H. texensis is, of course, named for the State of
Texas where it is widely distributed
and deserves to be more popular in cultivation. It is a round-shaped barrel with
numerous flat ribs that grows very low to the ground with short but very
thick pink o grey spines that can live for decades.
Description: It is a stout barrel cactus,
which is solitary when young, very rarely slowly clustering in age.
Stem: Pale grey-green (desert populations) to grass green (eastern
populations) with numerous ribs , above-ground portion flat-topped,
hemispheric in old age but usually deep-seated, flush with soil
surface 30 cm in diameter, 20 cm high
Spines: Small but strong pale tan, pink, reddish to grey,
flattened, annulated, not hiding stem surfaces.
Radial spines: (5-)6-7 per
per areole, mostly
Central spine: 1
porrect and straight.
Flowers: 5-6 × 5-6 cm. Flowers range from white thru
rose-pink to pale silvery-pink, with red throats in late spring and
can appear on plants around 10cm in diameter.
or crimson, spheric to ovoid, 15-50 × 15-40 mm, fleshy,
Note: Desert populations of H. texensis, unlike
the eastern plants, have longer central spines that project stiffly
Juvenile specimen (Winter)
Juvenile specimen (Spring)
Scientific name: Echinocactus texensis
Published in: Hopffer, Allg. Gartenzeitung. 10: 297. 1842.
- Homalocephala texensis (Hopffer) Britton & Rose
- Echinocactus lindheimeri
Common Names include:
- Horse Crippler (For the heavily spines that lies low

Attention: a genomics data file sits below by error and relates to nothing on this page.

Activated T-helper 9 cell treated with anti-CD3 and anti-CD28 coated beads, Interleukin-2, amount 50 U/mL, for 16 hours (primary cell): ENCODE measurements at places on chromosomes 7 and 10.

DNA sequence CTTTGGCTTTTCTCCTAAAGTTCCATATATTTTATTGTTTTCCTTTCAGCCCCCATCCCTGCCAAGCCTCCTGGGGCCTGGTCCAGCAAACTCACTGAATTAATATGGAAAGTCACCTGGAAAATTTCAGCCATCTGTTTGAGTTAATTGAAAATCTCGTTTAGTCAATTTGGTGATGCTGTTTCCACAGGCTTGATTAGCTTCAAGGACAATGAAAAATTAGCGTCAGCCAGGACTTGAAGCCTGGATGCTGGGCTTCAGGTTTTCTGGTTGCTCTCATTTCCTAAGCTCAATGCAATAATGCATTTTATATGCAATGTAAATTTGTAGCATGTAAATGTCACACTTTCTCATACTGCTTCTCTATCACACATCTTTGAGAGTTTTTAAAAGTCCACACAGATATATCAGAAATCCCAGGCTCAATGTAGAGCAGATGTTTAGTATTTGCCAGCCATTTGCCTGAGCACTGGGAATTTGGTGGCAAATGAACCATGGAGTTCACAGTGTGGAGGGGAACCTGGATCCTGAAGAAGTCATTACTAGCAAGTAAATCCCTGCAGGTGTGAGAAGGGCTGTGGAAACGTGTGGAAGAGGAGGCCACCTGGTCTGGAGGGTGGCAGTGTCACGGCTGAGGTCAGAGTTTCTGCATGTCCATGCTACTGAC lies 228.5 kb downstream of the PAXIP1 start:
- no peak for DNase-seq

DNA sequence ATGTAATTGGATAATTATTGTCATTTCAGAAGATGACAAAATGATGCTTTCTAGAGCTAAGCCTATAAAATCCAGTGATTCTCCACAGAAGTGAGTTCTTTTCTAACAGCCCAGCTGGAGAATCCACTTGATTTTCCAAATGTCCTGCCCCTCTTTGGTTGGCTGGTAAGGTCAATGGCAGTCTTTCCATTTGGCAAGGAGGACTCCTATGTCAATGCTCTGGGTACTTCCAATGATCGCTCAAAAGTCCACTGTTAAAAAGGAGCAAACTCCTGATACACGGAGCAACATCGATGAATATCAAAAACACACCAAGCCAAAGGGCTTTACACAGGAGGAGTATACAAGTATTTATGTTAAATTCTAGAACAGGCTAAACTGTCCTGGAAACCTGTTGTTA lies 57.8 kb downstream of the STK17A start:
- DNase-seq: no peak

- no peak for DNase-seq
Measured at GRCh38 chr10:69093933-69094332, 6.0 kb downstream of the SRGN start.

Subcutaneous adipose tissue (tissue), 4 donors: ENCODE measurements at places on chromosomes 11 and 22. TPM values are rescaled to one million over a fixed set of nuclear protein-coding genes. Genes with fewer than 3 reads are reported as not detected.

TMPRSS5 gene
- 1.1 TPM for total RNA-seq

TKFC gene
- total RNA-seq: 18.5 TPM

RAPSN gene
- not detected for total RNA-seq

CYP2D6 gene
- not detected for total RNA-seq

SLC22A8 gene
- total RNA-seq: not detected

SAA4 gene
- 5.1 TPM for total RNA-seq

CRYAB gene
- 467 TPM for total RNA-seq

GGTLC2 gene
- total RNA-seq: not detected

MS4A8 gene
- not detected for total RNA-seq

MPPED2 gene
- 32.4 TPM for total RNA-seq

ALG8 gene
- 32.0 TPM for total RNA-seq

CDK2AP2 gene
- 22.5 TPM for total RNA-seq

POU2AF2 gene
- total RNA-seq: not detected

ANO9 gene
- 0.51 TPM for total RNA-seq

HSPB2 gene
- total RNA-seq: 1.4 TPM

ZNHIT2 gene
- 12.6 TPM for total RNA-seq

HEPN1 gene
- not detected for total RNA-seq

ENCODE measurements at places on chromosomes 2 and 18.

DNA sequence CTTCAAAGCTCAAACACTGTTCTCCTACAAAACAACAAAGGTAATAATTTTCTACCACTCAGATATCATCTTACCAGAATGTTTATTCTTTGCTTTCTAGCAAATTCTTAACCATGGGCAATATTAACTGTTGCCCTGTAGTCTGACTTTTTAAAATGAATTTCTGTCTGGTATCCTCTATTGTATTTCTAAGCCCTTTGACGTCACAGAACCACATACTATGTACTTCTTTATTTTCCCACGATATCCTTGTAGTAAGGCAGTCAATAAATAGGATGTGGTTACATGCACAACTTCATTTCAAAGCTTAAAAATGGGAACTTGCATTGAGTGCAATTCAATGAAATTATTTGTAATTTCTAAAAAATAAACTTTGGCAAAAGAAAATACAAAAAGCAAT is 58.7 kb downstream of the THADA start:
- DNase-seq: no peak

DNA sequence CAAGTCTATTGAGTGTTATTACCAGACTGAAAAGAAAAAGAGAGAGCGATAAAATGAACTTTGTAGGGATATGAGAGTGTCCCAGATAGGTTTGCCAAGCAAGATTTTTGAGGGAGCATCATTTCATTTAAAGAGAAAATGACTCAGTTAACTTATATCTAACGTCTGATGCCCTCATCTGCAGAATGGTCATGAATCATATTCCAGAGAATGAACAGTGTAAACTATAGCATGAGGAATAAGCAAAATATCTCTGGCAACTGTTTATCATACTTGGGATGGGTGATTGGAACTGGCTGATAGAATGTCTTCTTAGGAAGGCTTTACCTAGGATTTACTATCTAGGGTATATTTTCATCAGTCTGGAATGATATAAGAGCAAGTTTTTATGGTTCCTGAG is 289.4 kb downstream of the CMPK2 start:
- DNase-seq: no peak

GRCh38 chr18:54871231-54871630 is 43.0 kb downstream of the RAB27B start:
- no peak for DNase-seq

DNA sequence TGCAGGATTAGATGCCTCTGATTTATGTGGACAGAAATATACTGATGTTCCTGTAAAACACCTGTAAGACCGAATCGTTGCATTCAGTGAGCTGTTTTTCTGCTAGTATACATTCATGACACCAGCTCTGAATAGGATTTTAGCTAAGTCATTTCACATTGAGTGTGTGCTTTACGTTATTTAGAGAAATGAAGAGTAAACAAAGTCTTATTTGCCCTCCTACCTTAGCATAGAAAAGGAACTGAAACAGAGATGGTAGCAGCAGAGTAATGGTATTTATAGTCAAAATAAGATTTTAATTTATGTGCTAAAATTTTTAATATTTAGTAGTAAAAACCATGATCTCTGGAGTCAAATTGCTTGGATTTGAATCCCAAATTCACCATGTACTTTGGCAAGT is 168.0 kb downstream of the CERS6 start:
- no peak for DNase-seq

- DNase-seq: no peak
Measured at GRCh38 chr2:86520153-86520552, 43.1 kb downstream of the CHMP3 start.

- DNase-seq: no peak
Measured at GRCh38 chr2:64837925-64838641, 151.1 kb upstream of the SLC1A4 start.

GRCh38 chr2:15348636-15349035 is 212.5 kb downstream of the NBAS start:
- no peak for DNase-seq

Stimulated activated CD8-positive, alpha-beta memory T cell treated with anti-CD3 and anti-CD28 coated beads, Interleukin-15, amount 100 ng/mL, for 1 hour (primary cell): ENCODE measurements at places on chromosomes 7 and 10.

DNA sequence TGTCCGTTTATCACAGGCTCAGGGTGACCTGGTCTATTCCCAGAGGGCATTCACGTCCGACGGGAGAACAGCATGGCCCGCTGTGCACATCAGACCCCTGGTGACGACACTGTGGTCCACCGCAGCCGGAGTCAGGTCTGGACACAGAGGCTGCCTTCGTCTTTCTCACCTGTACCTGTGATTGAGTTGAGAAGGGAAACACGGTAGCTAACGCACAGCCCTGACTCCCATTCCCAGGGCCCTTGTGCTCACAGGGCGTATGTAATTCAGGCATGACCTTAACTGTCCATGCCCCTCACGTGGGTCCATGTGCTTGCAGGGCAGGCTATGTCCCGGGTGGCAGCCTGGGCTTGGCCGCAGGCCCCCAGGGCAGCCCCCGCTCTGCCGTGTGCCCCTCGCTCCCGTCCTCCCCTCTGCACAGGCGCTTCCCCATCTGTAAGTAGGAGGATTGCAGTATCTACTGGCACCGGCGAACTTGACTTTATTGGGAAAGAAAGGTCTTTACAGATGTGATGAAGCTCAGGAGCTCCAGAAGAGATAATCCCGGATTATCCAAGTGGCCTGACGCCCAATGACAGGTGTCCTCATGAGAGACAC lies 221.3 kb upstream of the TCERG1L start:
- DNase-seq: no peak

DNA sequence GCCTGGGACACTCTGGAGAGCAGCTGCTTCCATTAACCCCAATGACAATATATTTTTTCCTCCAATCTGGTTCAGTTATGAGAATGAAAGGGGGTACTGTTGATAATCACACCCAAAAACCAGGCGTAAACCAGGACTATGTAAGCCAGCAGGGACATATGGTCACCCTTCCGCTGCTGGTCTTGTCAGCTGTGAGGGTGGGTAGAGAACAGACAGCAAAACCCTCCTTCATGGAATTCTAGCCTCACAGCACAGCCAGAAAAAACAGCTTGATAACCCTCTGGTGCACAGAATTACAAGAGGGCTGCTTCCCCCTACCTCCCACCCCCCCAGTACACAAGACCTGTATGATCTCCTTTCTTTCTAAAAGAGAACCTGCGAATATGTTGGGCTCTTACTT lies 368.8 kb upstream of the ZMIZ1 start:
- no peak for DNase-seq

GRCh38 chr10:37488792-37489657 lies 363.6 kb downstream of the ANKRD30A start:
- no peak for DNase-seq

to the ground, a hazard to horses, hence the name)
- Candy Cactus (For the edible and tasty red fruit.
The plant is used to make a candy)
- Devil’s Pin Cushion
Origin: This species is widespread and common in Texas,
southeastern New Mexico, and Olkahoma (USA). It occurs also in
northeastern Mexico (Coahuila, southern Nuevo León, Durango Tamaulipas)
Habitat and ecology: Chihuahuan Desert, grasslands, openings in
oak woodlands, Tamaulipan thorn scrub, on deep soils, saline flats, low
limestone hills or limy gravel above Permian red dirt. 0-1400 m;
It is a very hardy cactus that grows hidden in the grass. A dense cover
of ephemeral herbs or shallow blanket of snow can hide this species
completely from view.
A juvenile specimen.
Cultivation: H. texesis will do its best
with lots of sun, it becomes stressed with inadequate light which
could result in weak spines, poor health or even death. It does well
with cool winter time temperatures and will tolerate temperatures
down below -18°C or less if the roots are kept dry. This variety
stores water in the parts of the plant which are above the soil
leaving the root system small enough to fit into a proportionally
sized flower pot. Needs well drained soil. It flowers easily, but results will depend on a variety of growing
easy to propagate by seeds.